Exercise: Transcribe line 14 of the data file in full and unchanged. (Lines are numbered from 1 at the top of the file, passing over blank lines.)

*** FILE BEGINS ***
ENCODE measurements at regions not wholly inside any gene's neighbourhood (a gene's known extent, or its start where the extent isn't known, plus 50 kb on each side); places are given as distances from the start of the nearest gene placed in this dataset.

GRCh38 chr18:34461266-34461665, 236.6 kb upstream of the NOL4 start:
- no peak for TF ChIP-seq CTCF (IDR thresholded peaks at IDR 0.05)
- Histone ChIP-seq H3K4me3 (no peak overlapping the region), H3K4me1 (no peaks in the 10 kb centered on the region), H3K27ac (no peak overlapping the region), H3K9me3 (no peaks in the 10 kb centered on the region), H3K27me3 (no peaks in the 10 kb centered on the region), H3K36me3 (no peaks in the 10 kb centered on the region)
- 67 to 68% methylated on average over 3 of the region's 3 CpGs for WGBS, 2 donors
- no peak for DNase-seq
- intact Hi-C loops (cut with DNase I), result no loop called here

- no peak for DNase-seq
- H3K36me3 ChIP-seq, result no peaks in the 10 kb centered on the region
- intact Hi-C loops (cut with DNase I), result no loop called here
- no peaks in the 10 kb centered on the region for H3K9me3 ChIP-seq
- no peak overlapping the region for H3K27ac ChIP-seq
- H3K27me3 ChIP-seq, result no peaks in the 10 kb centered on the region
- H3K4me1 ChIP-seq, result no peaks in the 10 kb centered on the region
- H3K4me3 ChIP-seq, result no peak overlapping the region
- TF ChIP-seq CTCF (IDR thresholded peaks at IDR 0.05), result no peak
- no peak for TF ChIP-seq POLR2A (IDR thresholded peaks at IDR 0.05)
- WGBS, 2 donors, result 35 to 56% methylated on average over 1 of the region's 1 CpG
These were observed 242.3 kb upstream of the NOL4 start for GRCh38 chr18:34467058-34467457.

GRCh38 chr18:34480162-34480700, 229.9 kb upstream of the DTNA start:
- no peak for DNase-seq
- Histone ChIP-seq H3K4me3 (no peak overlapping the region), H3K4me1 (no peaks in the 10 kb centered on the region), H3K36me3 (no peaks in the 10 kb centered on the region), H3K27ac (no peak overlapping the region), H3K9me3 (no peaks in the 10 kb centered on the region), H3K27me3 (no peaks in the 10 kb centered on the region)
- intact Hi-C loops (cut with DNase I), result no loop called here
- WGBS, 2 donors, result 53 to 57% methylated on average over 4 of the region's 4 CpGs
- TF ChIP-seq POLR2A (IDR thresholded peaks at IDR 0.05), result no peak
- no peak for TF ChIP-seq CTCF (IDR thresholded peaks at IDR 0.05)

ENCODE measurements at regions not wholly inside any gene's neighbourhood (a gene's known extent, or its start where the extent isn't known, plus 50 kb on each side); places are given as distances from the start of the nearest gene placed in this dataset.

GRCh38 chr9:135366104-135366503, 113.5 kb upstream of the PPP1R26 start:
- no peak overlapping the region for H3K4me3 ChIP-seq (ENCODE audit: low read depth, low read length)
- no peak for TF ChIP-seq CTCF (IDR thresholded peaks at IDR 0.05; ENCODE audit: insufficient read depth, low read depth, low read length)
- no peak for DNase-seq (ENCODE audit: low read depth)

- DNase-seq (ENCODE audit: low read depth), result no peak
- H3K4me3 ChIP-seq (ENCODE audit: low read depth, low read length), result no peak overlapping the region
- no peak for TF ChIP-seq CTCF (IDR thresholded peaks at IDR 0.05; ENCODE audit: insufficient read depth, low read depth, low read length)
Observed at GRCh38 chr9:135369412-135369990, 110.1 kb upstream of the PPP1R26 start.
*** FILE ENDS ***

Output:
- H3K4me1 ChIP-seq, result no peaks in the 10 kb centered on the region